We now assume that there is such a set N which elements satisfy theese demands and define an addition recursively for any a,b in N, with S(b) being the sucessor of b, as a + 0 := a and a + S(b) := S(a + b). Similarily we define a multiplication a*0 := 0 and a*S(b) = a + a*b. Can we agree on that? Now we construct a set Z where all of the elements of N are and additionally all elements a of N as -a. We then extend the the multiplication and addition analogously. Now this addition and multiplication are already not the same as in N and the elements are not too. What do you think?

Please keep your answers and questions short, I can then understand it better.

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this is all very well and good, but the context of the original discussion about complex numbers was Miles Mathis's claim that non-Euclidean geometry is used to cheat in physical theory via the equivocations present in dealing with complex numbers. as long as we are clear that these operations are NOT the same "+" and "=" operations that we started out with, there is no problem.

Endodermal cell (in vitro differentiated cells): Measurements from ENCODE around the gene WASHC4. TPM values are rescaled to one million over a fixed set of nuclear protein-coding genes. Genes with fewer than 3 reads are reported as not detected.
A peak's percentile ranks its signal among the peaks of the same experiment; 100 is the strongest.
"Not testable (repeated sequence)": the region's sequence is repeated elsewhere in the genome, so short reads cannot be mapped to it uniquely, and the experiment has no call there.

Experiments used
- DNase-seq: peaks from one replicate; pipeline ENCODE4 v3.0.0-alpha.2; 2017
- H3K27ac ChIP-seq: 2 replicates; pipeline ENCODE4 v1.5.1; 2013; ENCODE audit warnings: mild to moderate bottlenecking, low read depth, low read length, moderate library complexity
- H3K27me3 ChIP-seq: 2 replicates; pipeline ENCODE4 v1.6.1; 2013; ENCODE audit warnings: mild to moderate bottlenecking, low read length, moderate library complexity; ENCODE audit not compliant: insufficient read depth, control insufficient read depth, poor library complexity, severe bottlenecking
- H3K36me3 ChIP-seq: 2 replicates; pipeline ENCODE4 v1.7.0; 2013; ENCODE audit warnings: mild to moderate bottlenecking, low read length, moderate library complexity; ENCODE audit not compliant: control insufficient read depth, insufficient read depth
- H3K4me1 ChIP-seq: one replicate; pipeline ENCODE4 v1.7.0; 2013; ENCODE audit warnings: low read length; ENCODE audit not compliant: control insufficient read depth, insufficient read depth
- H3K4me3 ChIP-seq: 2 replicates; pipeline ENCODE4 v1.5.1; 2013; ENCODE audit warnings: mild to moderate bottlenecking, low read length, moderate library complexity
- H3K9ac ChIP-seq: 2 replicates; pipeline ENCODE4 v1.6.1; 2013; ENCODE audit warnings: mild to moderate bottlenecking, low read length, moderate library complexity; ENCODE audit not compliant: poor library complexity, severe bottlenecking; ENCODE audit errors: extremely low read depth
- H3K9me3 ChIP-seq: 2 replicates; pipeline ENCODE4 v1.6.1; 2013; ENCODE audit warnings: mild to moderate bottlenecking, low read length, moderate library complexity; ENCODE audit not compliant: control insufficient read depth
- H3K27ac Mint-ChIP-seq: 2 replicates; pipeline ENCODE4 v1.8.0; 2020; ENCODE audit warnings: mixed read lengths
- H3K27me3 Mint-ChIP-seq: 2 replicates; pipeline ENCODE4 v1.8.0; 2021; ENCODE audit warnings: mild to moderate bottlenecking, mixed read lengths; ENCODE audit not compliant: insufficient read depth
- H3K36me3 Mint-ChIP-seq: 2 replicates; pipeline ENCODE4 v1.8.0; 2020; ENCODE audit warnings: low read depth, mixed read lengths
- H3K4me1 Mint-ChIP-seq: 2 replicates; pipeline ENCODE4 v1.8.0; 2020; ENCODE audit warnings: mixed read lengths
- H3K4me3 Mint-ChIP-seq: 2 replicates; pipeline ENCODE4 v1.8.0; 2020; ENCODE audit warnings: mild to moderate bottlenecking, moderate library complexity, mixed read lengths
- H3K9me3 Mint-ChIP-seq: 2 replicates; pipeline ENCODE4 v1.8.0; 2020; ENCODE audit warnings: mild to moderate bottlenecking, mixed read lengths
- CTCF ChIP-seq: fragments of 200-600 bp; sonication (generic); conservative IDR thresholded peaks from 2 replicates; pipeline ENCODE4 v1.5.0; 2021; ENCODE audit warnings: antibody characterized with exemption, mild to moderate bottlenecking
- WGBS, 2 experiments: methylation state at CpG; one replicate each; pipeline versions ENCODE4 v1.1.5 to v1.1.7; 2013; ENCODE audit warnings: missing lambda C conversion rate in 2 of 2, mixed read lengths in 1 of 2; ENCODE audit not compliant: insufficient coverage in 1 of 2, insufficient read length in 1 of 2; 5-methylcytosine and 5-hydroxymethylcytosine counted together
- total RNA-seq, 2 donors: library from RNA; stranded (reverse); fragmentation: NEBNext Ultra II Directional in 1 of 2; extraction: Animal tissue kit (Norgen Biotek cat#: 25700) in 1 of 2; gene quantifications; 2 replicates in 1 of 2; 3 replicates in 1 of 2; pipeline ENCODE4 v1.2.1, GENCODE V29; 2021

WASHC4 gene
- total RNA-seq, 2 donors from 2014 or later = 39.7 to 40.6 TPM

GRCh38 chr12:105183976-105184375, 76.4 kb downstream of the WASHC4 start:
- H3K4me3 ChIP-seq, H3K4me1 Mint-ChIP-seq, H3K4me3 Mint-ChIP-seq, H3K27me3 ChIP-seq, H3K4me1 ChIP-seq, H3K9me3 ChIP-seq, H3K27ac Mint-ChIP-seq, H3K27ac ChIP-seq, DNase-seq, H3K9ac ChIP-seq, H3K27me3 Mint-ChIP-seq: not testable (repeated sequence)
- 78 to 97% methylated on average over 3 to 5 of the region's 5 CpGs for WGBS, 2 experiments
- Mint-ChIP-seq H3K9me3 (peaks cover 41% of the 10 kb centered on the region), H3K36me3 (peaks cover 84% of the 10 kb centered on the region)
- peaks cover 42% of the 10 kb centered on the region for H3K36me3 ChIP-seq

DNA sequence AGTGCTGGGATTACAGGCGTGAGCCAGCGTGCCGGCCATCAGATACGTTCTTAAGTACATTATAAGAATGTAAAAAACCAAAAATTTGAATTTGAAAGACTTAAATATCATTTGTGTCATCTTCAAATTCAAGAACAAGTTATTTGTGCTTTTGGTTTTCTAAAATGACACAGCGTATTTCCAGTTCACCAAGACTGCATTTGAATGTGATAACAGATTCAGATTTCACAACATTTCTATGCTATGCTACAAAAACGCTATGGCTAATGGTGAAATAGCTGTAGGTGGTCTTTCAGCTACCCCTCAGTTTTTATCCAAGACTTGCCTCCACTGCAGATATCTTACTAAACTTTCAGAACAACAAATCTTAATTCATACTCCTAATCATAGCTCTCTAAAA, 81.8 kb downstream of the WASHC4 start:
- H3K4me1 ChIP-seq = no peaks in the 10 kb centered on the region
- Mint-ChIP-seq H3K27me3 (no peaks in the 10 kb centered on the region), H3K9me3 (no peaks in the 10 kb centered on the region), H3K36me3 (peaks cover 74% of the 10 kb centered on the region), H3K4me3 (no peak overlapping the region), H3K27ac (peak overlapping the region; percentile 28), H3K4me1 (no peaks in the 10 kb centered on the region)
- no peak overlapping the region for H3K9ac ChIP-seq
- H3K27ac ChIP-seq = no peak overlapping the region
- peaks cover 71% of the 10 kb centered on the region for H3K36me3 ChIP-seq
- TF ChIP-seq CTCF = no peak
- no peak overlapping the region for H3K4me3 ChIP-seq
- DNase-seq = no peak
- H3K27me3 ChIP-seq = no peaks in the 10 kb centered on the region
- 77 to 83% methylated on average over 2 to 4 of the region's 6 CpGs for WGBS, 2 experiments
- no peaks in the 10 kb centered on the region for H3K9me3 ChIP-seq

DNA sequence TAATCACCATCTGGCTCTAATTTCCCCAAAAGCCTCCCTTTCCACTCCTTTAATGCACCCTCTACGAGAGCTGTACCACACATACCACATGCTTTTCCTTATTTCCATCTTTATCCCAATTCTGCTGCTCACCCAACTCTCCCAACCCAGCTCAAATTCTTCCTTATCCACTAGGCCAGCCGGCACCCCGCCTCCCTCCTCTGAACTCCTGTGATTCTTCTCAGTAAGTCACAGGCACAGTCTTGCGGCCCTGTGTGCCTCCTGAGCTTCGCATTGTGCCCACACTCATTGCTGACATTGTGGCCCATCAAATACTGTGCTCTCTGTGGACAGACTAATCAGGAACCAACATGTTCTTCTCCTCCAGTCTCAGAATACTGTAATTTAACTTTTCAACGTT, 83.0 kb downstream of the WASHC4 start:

as an aside, looking at them for the first time in a long while, it is curious that the first 4 or so Peano axioms are actually just definitions of the symbols used. this suggests that pure formalism is the order of the day, where only the words and symbols need to align, not the actual concepts (as Dave implied earlier).

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Metus replied on Wed, Dec 29 2010 6:34 PM

Zangelbert Bingledack,

Euclidian geometry or non-Euclidian geometry does have nothing to do with complex numbers. I do not see any equivocations in complex numbers that are in any way ambigous. If you think I miss something please point as directly to it as possible. I do not see the benefit of stating that "+" and "=" on complex numbers are not the same as on real numbers.